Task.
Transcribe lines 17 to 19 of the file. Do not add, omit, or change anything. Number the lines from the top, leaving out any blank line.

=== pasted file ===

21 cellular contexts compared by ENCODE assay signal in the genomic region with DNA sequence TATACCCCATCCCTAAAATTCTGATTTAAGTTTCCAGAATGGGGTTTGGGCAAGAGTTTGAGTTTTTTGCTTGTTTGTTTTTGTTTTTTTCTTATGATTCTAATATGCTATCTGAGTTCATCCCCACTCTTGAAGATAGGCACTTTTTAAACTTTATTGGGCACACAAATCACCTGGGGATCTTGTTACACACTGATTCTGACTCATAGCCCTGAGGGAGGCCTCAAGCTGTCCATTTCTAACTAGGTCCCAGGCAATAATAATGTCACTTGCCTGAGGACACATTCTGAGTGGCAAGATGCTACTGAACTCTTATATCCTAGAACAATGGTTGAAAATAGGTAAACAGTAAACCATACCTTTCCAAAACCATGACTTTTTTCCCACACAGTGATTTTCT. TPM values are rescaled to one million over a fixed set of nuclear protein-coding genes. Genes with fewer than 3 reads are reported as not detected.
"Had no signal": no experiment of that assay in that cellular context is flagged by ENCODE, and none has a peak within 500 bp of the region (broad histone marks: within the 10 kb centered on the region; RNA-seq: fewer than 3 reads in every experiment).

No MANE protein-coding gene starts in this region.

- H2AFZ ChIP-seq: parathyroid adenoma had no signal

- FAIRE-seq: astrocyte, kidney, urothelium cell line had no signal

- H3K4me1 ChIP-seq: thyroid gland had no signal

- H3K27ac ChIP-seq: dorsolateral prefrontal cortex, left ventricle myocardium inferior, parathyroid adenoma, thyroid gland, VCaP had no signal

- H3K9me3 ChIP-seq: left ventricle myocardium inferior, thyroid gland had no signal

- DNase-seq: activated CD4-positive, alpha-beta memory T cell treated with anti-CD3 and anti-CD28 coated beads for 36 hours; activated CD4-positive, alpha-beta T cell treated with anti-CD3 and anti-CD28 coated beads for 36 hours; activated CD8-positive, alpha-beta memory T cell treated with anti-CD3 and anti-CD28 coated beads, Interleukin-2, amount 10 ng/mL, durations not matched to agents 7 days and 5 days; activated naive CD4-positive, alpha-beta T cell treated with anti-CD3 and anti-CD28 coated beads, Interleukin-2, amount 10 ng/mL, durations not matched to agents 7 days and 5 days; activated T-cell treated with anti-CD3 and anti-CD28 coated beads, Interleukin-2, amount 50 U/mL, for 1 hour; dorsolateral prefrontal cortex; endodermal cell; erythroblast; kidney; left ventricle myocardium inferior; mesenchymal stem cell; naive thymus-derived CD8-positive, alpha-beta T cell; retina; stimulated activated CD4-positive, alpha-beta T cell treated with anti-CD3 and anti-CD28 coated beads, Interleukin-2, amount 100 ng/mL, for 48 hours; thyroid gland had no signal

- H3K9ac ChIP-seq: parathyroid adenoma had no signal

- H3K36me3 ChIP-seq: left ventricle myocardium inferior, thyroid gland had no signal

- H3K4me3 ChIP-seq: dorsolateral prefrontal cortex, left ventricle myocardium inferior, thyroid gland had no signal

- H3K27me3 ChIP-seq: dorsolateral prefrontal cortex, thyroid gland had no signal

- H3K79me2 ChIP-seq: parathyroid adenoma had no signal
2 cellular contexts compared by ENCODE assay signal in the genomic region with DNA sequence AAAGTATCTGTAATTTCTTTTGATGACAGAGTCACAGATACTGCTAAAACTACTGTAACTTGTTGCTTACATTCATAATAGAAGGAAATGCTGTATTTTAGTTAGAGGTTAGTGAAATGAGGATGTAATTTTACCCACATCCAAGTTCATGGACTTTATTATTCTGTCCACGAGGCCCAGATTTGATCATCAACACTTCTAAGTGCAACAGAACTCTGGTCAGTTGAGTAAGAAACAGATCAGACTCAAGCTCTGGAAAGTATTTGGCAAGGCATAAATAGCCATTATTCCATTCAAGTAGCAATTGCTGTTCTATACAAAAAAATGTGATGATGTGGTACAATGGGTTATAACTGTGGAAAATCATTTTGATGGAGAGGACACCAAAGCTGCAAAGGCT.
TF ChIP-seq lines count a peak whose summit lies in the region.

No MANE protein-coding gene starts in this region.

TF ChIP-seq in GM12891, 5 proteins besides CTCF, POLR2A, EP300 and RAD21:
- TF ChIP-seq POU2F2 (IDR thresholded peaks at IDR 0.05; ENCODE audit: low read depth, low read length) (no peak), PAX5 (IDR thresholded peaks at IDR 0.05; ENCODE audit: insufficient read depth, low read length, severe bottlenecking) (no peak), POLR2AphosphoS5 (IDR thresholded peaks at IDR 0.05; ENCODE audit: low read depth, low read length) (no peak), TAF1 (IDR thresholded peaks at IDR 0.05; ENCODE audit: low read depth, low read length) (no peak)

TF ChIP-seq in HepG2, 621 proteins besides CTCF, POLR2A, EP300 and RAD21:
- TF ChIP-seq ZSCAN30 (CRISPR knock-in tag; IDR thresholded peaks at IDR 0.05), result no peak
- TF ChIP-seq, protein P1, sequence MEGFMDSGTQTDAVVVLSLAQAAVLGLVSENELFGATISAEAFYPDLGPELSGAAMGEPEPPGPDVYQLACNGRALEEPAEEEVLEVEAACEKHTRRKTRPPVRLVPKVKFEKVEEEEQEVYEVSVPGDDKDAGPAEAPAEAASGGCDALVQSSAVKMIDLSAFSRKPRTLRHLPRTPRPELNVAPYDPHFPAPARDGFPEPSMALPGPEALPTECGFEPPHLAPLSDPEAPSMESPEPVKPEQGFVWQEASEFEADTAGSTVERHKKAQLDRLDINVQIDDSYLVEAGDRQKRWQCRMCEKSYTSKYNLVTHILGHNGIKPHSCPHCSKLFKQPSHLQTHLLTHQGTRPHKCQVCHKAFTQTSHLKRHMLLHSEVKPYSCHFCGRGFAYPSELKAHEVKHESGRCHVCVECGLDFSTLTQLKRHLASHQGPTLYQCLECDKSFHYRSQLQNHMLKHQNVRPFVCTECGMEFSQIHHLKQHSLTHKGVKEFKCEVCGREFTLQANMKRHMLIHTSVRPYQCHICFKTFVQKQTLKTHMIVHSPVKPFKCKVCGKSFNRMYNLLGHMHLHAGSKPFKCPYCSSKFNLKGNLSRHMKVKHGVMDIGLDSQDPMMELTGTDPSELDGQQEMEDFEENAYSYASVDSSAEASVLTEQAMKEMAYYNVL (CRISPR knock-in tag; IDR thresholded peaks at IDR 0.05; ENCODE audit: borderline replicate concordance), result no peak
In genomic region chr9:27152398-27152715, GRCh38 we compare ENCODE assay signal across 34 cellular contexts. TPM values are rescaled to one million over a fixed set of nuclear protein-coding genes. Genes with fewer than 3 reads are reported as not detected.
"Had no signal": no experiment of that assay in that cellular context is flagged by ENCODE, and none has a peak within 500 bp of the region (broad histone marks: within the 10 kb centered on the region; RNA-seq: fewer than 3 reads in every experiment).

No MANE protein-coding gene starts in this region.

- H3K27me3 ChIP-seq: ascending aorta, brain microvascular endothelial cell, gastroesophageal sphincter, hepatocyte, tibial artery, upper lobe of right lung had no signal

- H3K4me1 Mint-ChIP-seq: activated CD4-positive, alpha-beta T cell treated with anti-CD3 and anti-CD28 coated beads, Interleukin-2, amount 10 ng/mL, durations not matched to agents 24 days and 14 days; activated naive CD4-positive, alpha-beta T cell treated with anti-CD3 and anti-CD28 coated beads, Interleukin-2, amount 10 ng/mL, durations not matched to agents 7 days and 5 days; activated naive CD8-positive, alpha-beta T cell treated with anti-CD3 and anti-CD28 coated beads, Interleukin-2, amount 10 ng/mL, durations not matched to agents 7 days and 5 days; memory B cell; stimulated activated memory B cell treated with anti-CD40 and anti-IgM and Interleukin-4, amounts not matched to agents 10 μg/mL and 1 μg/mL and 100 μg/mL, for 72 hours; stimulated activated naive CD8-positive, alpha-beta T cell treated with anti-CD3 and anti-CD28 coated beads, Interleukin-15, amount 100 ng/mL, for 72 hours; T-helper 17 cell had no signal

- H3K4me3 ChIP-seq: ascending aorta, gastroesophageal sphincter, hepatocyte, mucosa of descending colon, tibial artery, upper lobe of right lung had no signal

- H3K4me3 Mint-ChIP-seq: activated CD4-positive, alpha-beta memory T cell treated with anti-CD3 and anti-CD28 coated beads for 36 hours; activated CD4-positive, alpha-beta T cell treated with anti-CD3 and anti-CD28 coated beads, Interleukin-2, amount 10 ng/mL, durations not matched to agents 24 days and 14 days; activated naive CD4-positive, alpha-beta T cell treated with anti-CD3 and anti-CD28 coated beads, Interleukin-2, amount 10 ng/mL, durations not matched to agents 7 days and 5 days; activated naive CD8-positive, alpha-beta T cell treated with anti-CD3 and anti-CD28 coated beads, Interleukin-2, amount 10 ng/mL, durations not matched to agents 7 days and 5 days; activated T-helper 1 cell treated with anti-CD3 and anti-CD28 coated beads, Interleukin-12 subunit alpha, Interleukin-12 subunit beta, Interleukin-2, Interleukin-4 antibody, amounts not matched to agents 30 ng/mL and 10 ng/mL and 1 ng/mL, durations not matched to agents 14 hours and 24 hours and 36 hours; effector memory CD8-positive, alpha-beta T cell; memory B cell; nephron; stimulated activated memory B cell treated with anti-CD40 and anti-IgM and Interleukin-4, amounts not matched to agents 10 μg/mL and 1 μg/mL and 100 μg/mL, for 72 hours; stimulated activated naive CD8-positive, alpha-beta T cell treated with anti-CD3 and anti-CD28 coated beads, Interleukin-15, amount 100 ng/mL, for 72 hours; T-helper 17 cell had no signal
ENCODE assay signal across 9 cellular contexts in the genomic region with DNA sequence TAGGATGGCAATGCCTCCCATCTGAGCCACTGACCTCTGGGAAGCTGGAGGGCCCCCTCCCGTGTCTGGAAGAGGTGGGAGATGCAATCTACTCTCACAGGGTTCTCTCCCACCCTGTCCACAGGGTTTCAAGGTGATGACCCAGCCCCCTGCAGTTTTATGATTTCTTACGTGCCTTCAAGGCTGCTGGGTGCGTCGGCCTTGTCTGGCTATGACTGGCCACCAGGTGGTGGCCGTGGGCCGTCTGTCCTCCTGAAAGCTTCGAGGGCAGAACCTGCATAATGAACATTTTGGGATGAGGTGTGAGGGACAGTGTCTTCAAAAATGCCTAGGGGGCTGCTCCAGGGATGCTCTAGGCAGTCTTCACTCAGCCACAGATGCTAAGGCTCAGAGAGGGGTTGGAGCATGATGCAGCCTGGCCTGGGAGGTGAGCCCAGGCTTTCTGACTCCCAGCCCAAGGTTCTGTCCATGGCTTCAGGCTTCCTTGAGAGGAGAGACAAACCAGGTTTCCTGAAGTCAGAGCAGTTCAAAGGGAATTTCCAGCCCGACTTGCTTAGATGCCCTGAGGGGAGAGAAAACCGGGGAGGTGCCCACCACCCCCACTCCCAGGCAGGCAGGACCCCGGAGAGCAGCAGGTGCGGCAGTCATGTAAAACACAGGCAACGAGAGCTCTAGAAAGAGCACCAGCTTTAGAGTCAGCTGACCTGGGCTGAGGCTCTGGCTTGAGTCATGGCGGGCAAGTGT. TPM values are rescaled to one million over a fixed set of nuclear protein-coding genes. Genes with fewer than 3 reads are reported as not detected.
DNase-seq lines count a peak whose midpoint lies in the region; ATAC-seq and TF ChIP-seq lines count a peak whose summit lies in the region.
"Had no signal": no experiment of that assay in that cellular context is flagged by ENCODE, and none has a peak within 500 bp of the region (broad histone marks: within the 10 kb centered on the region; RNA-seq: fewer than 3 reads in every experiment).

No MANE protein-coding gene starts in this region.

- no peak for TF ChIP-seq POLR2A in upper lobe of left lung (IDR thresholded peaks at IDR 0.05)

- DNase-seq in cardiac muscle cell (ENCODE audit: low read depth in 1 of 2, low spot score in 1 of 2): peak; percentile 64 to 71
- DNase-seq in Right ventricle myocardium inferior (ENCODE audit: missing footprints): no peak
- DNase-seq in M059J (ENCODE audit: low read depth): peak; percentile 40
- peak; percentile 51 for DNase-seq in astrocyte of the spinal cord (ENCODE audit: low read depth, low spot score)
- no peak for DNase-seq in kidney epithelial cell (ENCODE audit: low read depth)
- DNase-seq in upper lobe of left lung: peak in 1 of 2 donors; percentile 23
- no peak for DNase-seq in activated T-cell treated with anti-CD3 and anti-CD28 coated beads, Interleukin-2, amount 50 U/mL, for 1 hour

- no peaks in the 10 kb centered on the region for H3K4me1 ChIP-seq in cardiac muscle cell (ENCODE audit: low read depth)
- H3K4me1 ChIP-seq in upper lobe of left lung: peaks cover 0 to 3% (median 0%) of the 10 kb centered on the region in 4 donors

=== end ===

No MANE protein-coding gene starts in this region.

TF ChIP-seq in GM12891, 5 proteins besides CTCF, POLR2A, EP300 and RAD21:
- TF ChIP-seq POU2F2 (IDR thresholded peaks at IDR 0.05; ENCODE audit: low read depth, low read length) (no peak), PAX5 (IDR thresholded peaks at IDR 0.05; ENCODE audit: insufficient read depth, low read length, severe bottlenecking) (no peak), POLR2AphosphoS5 (IDR thresholded peaks at IDR 0.05; ENCODE audit: low read depth, low read length) (no peak), TAF1 (IDR thresholded peaks at IDR 0.05; ENCODE audit: low read depth, low read length) (no peak)